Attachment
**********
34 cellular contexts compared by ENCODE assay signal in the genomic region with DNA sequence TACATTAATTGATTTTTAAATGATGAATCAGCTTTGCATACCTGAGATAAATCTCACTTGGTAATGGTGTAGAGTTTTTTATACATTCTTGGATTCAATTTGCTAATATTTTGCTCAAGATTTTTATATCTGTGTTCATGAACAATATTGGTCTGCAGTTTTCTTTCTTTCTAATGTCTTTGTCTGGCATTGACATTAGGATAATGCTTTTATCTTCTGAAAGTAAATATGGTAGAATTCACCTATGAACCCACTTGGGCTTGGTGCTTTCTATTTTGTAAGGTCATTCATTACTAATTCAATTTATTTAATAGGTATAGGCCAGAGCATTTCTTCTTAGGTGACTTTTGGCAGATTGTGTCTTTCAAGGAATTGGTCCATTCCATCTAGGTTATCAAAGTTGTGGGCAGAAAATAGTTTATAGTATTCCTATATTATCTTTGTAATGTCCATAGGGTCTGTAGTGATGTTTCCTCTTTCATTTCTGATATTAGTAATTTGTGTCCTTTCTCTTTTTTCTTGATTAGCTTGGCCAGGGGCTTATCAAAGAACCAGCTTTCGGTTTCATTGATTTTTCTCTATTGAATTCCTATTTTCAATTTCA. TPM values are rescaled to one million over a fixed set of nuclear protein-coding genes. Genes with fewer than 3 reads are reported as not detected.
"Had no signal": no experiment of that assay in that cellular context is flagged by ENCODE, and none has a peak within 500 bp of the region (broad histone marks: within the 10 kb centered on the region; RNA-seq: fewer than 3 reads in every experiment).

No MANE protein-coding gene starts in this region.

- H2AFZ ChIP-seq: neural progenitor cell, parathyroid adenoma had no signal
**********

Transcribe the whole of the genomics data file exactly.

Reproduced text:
34 cellular contexts compared by ENCODE assay signal in the genomic region with DNA sequence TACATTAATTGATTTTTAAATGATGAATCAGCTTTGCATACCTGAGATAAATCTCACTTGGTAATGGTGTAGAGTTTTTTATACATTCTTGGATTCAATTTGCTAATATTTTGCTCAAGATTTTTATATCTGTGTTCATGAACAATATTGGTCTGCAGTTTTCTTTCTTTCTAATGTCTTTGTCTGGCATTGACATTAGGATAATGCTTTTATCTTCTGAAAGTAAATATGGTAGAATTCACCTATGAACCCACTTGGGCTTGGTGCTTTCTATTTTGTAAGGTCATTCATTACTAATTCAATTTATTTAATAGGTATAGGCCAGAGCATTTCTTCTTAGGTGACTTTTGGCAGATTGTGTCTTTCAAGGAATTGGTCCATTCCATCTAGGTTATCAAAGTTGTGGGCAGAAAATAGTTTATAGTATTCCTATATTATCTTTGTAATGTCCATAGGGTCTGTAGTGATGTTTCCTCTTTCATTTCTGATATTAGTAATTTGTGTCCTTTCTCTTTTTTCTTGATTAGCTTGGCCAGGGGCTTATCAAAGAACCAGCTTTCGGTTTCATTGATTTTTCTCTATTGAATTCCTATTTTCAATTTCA. TPM values are rescaled to one million over a fixed set of nuclear protein-coding genes. Genes with fewer than 3 reads are reported as not detected.
"Had no signal": no experiment of that assay in that cellular context is flagged by ENCODE, and none has a peak within 500 bp of the region (broad histone marks: within the 10 kb centered on the region; RNA-seq: fewer than 3 reads in every experiment).

No MANE protein-coding gene starts in this region.

- H2AFZ ChIP-seq: neural progenitor cell, parathyroid adenoma had no signal